This is a guest essay from Amory B. Lovins and Imran Sheikh of the Rocky Mountain Institute. It is part two of a series; see part one here. ----- Part two of David Bradish's critical look at "The Nuclear Illusion" (PDF) raises two additional issues to which we respond here. As in his first critique, it appears that, unable to rebut and hence unwilling to address our paper's data and logic, Mr. Bradish must content himself with trying to manufacture an illusion of confusion. Does RMI's data fit their definition [of micropower]? Yes, precisely; it just doesn't fit various other definitions that Mr. Bradish has invented on his own. We clearly defines micropower (an Economist magazine term) thus at pp. 11-12: 1. onsite generation of electricity (at the customer, not at a remote utility plant) -- usually cogeneration of electricity plus recovered waste heat (outside the U.S. this is usually called CHP -- combined-heat-and-power): this is about half gas-fired, and saves at least half the carbon and much of the cost of the separate power plants and boilers it displaces; [and] 2. distributed renewables -- all renewable power sources except big hydro plants, which are defined here as dams larger than 10 megawatts (MW). Mr. Bradish arbitrarily and wrongly assumes "that the size of 'micropower' plants is 10 MW or less," then claims this is our definition and contradicts our data. It's not and it doesn't. Our 10 MW limit applies only to small hydro, distinguishing it from big hydro using the most conservative criterion. Any power source except small hydro can be larger than 10 MW but still meet our micropower definition: WADE's onsite-fueled-generator definition, which we've adopted, includes onsite units up to somewhat over 180 MWe for gas turbines (though few actual units are over 120 MWe) and up to 60 MWe for engines, as well as onsite (nearly always cogenerating) steam turbines of any size if they're in China and India; however, WADE's database excludes steam turbines elsewhere, and all units below 1 MWe.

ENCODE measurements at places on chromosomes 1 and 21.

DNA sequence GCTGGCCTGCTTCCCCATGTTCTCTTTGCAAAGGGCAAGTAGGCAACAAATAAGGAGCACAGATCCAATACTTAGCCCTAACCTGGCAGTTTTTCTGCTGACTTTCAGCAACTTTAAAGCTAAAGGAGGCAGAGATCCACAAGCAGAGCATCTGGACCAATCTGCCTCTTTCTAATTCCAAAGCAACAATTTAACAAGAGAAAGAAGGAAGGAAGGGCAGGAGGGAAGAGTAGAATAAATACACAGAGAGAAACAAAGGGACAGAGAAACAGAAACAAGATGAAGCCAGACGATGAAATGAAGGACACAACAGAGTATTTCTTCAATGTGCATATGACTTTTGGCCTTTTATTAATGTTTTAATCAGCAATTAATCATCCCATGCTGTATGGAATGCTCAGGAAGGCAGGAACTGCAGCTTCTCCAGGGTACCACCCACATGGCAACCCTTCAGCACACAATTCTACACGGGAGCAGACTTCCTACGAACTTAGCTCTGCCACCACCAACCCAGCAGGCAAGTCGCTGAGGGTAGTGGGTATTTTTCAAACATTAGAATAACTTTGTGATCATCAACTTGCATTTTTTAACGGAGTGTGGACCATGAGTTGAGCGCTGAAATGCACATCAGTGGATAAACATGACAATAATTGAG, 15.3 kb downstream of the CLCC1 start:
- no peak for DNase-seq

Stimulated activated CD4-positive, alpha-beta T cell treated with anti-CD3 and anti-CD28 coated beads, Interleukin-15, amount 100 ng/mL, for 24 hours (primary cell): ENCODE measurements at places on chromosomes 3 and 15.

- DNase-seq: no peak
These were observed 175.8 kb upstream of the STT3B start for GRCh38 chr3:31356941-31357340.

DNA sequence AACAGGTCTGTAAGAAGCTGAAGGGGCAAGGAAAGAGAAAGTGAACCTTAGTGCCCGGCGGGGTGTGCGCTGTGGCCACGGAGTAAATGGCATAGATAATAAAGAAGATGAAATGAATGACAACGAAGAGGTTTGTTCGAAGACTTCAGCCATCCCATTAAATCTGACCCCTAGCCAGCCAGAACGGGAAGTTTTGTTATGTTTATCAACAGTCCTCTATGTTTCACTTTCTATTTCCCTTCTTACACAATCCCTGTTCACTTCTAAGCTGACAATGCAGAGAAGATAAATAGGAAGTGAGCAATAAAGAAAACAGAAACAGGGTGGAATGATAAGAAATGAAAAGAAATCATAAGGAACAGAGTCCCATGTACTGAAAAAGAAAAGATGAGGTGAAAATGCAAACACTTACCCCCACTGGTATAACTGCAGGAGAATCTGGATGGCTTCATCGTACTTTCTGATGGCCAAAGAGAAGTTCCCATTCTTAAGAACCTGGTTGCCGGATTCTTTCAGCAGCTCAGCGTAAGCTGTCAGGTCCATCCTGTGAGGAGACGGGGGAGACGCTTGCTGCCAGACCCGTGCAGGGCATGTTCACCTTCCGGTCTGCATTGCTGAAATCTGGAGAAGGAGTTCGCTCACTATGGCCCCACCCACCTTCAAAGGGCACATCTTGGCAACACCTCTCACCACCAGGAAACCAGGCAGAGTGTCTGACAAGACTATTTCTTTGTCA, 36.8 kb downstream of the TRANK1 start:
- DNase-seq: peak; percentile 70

Let's say a pollster walks up to you and asks you the following question: "A town maintains a fleet of vehicles for town employee use. It has two types of vehicles. Type A gets 15 miles per gallon. Type B gets 34 miles per gallon. The town has 100 Type A vehicles and 100 Type B vehicles. Each car in the fleet is driven 10,000 miles per year." The town wants to replace these vehicles with corresponding hybrid models in order to to reduce gas consumption of the fleet and thereby reduce harmful environmental consequences. Should they (1) replace the 100 vehicles that get 15 mpg with vehicles that get 19 mpg , or (2) replace the 100 vehicles that get 34 mpg with vehicles that get 44 mpg? If you are like the people who were actually surveyed by Richard Larrick and Jack Soll of Duke University, you chose option two. After all, an increase of 10 mpg clearly sounds better than a measly 4 mpg. And yet, some simple number crunching reveals that the town fuel efficiency is improved more in option one (by 14,035 gallons) than in option two (by 6,684 gallons).
Op-ed in the Austin American-Statesman. Reads like a Grist post. Go figure.
This is a guest essay from Chip Ward, author and board member of the Southern Utah Wilderness Alliance. It was originally published on TomDispatch and is republished here with Tom’s kind permission. —– In the …
Originally posted at the Wonk Room. The traditional media rarely discusses extreme weather events in the context of global warming. However, as the Wonk Room Global Boiling series has documented, scientists have been warning us for years that climate change will increase catastrophic weather events like the California wildfires, the East Coast heatwave, and the Midwest floods that have been taking lives and causing billions in damage in recent days. Yesterday, the federal government released a report that assembles this knowledge in stark and unequivocal terms. "Weather and Climate Extremes in a Changing Climate," by the multi-agency U.S. Climate Change Science Program with the National Oceanic and Atmospheric Administration in the lead, warns that changes in extreme weather are "among the most serious challenges to society" (PDF) in dealing with global warming. After reporting that heat waves, severe rainfall, and intense hurricanes have been on the rise -- all linked to man-made global warming -- the authors deliver this warning about the future: